The conversation on miracles continues with a question from David:
“I recognize the weakness you [that is, Randal] pointed out in that God does not have to operate outside of the natural laws he created to cause a miracle. On the other hand, I’m thinking it may be difficult to convince people that God acted if the event is something that would frequently occur naturally. If I pray “God, when I drop this ball, make it hit the floor.” I then drop the ball, and it hits the floor. I don’t really know if God acted other than his general sustaining of the laws of physics. So wouldn’t the definition of a miracle have to include some sense of “This does not normally happen”?”
Notice what is tacitly assumed in David’s comment, namely that a definition of “miracle” is to be considered successful only if it describes the kind of events that would persuade a skeptic.
So let’s try this idea out. Let’s say “miracle” is to be defined as follows:
“an event in which God acts in such a way that any skeptic who observed the event would be persuaded by the evidence that God had, in fact, acted.”
Is this a good definition of miracle? I think we can answer that question by turning to Acts 2:
4 All of them were filled with the Holy Spirit and began to speak in other tongues as the Spirit enabled them.
5 Now there were staying in Jerusalem God-fearing Jews from every nation under heaven. 6 When they heard this sound, a crowd came together in bewilderment, because each one heard their own language being spoken. 7 Utterly amazed, they asked: “Aren’t all these who are speaking Galileans? 8 Then how is it that each of us hears them in our native language? 9 Parthians, Medes and Elamites; residents of Mesopotamia, Judea and Cappadocia, Pontus and Asia, 10 Phrygia and Pamphylia, Egypt and the parts of Libya near Cyrene; visitors from Rome 11 (both Jews and converts to Judaism); Cretans and Arabs—we hear them declaring the wonders of God in our own tongues!” 12 Amazed and perplexed, they asked one another, “What does this mean?”
13 Some, however, made fun of them and said, “They have had too much wine.”
Note what happens here. We start off with an excellent candidate for a miracle: several Aramaic speakers receive the gift of xenoglossia — the ability to speak in languages they had not learned — and this ability is described as a direct result of God’s intervention. Two responses are then described in the crowd. Note first the skeptical group that remains unconvinced and mocks the speakers as being drunk. The tone sounds positively gnu atheist! The fact that this group remains unpersuaded means that Pentecost does not constitute a miracle by the stated definition. This, it seems to me, is a good reason to reject the definition. The problem is that the definition is far too strong. It would be like defining “good argument” like this:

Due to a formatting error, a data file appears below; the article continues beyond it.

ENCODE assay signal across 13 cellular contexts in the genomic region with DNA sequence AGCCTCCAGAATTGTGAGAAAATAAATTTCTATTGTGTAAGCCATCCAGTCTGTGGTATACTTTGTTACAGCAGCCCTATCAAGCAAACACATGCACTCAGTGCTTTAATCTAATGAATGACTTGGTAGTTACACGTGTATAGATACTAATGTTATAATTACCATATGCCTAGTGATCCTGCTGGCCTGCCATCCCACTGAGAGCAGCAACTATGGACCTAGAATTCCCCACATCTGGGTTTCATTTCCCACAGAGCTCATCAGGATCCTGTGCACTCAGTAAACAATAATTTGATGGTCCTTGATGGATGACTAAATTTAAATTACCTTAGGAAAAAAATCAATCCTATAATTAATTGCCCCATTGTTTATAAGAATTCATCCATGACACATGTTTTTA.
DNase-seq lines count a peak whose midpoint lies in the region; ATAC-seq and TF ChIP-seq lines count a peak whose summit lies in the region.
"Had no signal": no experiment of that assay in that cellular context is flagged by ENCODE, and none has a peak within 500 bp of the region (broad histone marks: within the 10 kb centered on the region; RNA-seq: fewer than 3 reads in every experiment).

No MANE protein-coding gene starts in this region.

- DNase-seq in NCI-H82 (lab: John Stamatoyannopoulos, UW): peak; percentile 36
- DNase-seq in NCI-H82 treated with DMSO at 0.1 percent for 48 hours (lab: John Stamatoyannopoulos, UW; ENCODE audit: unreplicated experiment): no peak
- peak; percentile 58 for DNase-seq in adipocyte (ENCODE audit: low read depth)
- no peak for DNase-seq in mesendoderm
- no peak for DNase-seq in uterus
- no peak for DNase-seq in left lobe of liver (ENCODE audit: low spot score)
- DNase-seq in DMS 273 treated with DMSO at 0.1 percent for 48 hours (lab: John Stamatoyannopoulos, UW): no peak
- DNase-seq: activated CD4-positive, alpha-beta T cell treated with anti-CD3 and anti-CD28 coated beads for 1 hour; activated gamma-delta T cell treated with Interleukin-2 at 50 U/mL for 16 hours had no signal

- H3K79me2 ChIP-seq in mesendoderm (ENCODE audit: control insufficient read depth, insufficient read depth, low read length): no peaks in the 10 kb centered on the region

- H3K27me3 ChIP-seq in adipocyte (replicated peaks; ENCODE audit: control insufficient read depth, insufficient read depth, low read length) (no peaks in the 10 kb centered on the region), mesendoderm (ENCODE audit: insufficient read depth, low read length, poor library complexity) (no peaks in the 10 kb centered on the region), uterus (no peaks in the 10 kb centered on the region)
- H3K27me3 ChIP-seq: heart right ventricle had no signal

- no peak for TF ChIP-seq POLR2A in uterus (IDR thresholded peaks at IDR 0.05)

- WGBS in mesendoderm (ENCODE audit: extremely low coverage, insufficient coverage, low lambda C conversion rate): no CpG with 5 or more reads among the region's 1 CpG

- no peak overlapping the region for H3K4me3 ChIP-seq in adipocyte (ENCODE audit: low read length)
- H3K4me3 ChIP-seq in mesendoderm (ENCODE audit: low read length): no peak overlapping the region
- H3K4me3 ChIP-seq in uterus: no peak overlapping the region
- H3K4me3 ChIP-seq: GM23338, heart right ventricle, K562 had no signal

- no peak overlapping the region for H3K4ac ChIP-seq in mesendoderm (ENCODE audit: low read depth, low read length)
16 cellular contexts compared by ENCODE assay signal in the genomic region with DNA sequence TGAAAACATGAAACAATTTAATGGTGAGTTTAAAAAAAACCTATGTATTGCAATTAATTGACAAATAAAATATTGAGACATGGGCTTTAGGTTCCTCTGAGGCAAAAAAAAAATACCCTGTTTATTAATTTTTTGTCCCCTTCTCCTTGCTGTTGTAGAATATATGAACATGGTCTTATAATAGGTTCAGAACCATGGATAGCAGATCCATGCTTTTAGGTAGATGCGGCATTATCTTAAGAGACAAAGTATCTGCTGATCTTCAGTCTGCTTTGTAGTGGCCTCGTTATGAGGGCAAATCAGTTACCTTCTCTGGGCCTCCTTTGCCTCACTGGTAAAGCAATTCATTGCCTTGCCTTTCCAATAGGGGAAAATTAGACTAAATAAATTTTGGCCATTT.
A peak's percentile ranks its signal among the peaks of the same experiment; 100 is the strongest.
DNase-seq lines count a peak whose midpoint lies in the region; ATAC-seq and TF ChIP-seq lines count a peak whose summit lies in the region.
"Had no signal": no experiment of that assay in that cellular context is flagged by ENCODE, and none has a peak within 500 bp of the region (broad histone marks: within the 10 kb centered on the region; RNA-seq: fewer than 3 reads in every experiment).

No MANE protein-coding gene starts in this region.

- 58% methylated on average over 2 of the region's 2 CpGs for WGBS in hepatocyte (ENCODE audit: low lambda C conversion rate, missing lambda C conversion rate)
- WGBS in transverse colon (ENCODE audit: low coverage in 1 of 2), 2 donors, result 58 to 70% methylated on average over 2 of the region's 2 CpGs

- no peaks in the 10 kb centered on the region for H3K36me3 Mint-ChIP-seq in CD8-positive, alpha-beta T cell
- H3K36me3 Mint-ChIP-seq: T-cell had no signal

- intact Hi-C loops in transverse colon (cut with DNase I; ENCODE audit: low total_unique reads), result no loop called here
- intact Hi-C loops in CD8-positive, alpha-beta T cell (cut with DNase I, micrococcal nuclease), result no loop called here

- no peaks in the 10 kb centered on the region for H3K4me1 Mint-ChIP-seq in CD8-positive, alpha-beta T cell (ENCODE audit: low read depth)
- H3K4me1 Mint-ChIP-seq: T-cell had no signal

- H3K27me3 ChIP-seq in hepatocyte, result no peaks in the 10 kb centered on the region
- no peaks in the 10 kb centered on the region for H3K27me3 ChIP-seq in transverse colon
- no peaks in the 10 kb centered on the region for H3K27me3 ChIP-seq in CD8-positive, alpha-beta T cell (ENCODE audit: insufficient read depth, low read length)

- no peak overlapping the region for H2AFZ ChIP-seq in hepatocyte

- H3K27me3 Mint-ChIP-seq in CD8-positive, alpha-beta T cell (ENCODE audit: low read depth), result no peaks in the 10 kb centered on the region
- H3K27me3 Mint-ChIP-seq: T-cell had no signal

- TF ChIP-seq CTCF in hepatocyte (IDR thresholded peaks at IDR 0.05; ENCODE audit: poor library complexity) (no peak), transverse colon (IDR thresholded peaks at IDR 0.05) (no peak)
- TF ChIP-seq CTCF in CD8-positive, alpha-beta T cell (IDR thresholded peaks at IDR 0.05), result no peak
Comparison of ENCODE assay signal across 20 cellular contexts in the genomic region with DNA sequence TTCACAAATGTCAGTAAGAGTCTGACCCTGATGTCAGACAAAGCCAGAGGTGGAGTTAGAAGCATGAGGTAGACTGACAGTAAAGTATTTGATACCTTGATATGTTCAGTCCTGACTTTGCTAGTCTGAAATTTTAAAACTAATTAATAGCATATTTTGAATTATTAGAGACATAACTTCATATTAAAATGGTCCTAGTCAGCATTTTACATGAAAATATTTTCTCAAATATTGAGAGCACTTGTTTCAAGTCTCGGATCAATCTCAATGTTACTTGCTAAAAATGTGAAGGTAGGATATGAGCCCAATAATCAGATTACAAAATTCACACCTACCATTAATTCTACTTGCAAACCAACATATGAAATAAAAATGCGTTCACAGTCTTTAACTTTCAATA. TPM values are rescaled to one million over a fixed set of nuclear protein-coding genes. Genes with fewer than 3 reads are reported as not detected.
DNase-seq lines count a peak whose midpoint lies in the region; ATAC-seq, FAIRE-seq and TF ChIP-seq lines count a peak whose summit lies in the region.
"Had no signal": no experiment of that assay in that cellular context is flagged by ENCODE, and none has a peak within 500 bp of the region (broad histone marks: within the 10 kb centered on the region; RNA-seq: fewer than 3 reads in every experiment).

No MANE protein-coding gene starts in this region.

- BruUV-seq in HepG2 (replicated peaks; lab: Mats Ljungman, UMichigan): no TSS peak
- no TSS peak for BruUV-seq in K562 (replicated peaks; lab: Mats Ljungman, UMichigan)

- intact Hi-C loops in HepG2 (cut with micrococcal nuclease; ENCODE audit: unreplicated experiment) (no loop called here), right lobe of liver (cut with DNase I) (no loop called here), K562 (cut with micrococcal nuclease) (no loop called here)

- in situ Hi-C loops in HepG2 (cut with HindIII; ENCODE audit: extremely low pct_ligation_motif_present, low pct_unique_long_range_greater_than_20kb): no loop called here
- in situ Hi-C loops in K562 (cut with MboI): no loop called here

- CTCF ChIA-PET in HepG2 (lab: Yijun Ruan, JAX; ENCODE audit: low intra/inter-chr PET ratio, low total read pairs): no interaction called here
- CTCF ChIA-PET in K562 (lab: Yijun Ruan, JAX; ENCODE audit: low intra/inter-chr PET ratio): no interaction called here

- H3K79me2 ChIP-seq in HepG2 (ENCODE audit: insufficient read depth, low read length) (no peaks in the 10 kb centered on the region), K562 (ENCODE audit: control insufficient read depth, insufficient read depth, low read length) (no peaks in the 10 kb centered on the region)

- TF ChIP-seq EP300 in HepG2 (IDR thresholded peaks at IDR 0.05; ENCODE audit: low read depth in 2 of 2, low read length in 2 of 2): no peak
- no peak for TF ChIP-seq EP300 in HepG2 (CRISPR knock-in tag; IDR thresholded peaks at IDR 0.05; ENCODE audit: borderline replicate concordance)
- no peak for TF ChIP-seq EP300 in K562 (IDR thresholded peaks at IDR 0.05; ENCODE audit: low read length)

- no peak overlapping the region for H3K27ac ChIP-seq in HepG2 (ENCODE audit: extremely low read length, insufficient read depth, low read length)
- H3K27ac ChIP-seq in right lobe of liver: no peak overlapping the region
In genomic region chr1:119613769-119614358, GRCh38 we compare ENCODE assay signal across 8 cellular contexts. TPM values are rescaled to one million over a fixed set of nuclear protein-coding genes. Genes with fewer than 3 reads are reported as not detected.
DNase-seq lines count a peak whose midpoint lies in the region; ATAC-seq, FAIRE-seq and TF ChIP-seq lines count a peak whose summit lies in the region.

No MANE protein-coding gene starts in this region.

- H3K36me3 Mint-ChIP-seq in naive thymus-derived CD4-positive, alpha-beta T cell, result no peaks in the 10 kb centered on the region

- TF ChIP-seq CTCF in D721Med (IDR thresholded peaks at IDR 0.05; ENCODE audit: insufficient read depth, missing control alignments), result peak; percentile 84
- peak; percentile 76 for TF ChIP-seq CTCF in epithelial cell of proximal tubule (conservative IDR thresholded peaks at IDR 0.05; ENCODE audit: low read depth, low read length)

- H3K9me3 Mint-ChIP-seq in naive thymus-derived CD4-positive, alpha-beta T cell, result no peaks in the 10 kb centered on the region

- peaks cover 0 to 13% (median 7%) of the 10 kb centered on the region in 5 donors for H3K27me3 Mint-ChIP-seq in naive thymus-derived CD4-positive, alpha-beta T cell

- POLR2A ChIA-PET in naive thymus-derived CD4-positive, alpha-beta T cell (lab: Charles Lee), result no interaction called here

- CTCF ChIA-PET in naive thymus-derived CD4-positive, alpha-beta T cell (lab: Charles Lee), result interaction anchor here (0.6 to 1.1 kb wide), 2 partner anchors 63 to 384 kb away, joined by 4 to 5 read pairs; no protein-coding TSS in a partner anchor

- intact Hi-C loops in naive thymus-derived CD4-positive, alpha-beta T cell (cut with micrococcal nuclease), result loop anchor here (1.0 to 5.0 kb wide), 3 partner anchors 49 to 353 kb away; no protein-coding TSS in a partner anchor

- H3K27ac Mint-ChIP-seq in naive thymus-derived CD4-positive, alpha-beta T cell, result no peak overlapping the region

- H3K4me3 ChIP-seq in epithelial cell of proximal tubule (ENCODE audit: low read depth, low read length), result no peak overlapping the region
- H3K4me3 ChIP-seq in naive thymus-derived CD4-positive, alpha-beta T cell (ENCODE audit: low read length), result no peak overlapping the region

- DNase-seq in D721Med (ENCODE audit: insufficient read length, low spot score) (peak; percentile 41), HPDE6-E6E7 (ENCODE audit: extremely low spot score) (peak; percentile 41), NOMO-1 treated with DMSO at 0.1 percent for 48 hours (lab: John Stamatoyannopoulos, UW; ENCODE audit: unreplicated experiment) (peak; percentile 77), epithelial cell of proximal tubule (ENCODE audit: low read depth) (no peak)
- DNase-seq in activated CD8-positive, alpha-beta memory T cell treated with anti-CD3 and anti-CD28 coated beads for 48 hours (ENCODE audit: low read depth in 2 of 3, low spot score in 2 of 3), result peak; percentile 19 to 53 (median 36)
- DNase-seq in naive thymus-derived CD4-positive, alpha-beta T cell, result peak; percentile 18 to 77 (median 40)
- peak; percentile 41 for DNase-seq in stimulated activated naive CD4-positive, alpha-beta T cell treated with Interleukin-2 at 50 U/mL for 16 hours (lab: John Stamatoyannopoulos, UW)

“an argument in which any skeptic who grasped the premises would be persuaded by the conclusion.”
This too is absurdly strong since no argument convinces everybody, so to define a good argument as one which convinces everybody would ensure there are no good arguments. Defining miracle as an instance of divine action which convinces everybody faces a similar fate.
So much for the skeptics of verse 13. I’d like to turn now to those who were “amazed and perplexed”. This group is clearly intrigued by the event and presumably much more open to interpreting it as an instance of God’s action. But note that this group is not defined as those who attribute the event to God’s action. Rather, they are defined by a question: “What does this mean?” It is a question which starts them on the road to many possible conclusions among which are “Yeah, too much wine” and “I just don’t know” and “I think God acted” and “God is doing something new!”
The event of Pentecost is an excellent candidate for being a miracle, for it is an instance of divine action with “sign-significance” (rather than merely an inexplicable anomaly). But its identity as a miracle is not ultimately contingent upon whether all (or even any) of those who witnessed the event conclude that it was, in fact, a miracle.